Students often experience a certain level of learning loss over the summer during a typical year, but this year is different. For many students, the physical break from on-campus learning has been since March of this year because of the rapid spread of COVID-19. And while learning continued online for most students in the weeks leading up to summer break, the suddenness with which teachers and students were forced to embrace distance learning with no prior experience was staggering. For the most, I saw teachers rising to the occasion, however, and taking on the challenge of learning new ways to engage their students in an online format and help them continue to learn their class’s curriculum.
Still, it shouldn’t surprise us if the level of learning loss is significantly higher than average when school begins again in just a few weeks. We can try to battle this somewhat by encouraging parents to engage their children in learning opportunities over the summer and by districts providing resources for those learning opportunities to happen. But we can’t control what goes on at home, and our students have varying home lives.
As teachers, we have to think about how to overcome the high level of learning loss we’re going to see in the fall.
Set the tone
When school begins, there’s going to be a different feeling in the air than our students or we will be familiar with. Whether you’re returning on campus or virtually, our students will be looking for some sort of anchor amid the chaos that has marked the last several months. That starts with us. No matter how impacted we are personally by the uncertainty surrounding the school during a pandemic, our students need to know that we’re going to lead them well and with confidence and care.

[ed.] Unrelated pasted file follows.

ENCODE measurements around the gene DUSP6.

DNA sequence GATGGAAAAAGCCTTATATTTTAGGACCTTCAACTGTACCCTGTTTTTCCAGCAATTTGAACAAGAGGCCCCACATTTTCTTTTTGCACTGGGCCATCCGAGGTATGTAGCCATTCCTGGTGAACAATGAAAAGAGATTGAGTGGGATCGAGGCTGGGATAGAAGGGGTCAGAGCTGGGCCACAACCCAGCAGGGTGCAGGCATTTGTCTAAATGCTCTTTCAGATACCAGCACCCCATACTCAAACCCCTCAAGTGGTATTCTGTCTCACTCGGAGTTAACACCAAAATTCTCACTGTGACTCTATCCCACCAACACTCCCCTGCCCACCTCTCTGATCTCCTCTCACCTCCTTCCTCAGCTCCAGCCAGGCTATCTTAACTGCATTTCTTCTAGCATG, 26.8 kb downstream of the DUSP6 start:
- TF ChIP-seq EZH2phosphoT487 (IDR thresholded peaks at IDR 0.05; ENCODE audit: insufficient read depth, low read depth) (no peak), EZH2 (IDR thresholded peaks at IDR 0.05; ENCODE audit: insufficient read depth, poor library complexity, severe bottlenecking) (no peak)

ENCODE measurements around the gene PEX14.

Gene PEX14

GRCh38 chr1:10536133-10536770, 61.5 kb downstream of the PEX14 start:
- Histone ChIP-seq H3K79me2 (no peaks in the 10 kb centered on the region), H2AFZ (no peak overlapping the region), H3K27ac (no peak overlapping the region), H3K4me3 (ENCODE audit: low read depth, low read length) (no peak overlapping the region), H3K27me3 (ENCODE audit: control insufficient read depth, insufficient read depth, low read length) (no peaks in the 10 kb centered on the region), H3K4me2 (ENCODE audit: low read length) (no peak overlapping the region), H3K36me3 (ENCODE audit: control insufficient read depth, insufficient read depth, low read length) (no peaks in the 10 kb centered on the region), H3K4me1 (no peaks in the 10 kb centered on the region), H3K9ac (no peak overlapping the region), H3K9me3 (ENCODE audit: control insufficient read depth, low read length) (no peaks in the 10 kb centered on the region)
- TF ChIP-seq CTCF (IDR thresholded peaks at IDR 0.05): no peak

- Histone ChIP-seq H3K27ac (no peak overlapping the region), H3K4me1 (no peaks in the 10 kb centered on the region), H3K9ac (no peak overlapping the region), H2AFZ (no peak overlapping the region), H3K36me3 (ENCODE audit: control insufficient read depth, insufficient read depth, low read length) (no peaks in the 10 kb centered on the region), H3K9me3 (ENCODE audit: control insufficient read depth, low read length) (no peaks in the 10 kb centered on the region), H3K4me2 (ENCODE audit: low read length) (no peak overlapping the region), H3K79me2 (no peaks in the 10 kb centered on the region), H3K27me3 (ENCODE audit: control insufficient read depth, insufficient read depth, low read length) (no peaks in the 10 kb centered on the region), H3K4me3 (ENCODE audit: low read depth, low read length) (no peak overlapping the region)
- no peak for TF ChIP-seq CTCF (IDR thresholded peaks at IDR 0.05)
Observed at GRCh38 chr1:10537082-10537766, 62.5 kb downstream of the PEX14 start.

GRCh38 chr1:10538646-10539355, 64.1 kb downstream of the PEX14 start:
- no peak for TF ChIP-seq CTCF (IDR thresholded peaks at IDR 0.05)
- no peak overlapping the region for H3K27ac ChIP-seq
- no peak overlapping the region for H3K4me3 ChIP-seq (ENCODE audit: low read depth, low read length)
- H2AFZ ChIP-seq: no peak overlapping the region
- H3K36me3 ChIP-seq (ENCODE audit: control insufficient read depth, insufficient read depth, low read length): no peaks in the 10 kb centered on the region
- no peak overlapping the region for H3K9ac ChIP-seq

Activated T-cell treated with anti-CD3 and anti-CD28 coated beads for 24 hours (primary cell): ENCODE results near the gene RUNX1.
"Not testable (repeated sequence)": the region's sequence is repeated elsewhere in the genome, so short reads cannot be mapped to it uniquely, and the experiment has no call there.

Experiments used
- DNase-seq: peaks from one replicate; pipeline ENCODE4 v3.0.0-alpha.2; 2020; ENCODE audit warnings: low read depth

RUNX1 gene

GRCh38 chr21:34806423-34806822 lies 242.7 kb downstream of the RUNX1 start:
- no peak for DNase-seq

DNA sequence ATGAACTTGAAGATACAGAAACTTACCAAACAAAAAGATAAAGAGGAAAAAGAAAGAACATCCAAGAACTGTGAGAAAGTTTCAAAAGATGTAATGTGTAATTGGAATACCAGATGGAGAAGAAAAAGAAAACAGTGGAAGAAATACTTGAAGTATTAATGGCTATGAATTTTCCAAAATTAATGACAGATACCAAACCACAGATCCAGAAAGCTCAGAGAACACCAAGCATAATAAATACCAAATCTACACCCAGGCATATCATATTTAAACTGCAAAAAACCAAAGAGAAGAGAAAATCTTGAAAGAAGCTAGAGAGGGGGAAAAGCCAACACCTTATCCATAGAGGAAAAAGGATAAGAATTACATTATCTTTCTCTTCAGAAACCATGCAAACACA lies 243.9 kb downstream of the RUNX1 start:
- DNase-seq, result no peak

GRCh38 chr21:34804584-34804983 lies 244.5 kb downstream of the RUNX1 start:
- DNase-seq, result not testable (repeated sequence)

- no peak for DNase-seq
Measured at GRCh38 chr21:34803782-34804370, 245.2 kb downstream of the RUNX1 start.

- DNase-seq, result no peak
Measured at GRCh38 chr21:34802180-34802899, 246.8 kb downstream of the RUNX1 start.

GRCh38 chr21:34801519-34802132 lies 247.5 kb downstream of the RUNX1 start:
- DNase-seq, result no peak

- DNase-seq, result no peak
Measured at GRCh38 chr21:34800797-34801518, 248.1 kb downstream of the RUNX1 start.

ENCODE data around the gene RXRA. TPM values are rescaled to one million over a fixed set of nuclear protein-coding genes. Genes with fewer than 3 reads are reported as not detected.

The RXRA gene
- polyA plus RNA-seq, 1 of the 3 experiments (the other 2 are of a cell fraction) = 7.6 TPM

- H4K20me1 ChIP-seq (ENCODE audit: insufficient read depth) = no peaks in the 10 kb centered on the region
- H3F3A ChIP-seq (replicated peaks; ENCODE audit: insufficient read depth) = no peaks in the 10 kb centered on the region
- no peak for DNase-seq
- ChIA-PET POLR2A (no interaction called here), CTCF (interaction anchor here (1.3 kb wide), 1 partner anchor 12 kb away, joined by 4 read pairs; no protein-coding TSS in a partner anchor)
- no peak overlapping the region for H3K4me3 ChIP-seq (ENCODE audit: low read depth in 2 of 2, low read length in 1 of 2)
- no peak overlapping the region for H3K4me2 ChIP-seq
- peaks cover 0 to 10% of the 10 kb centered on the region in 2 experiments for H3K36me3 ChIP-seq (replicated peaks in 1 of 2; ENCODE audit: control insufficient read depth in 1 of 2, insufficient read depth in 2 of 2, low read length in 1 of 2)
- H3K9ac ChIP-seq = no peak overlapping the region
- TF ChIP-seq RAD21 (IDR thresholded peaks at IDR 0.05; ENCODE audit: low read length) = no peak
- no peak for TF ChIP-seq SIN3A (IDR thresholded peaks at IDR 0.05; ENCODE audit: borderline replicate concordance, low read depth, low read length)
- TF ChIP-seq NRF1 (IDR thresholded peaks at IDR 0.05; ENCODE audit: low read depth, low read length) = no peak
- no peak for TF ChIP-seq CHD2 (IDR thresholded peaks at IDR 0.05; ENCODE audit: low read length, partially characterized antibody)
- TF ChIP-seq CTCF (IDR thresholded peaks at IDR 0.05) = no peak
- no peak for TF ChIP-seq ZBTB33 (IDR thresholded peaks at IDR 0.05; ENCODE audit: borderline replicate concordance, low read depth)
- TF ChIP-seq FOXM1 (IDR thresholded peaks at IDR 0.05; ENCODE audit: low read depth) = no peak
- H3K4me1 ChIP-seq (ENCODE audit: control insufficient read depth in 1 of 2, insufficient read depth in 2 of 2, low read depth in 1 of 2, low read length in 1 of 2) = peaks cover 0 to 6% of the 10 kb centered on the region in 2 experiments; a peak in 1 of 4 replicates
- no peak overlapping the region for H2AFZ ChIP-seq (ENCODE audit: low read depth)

It might be tempting most years to be frustrated with students for not knowing things we’re sure they should know, but we have to avoid that temptation more than ever this year. Students are going to be struggling. They’ve never faced something like this before, and even we weren’t ready for what the world has given us. Be understanding. Have high expectations, but let students know that you’re there to help them rise to the challenge of continuing to learn as the new year starts.
Get to know each of your students
Now for the more practical side of things. Not all of our students are the same. Not all of them are struggling at the same level. This means that we can’t approach teaching this year as if all of our students are in the same place. They’re not, and we need to know where they are on an individual level. In the first few weeks of school, it would be good to spend time conferencing with each student to find out their strengths, weaknesses, hopes, and fears. This is an extension of being empathetic. Our students need to know that you’re not just the teacher of your class as a whole; each student needs to know that you are their teacher, and you want to learn as much about them to help them succeed in your class this year.
We should be doing this every year, but it’s going to be especially important this year. When you’re getting to know where your students excel and where they’re struggling, make sure you have a way to track it. Write it down; record it somewhere so that you can use that data to plan instruction. Think about the scaffolds you need to provide some students or the enrichment opportunities you need to create for others. How can you group students to most benefit where they’re currently at in their learning? Knowing each of your students well and tailoring instruction to their individual needs will go a long way in helping them recover from any learning loss from the summer.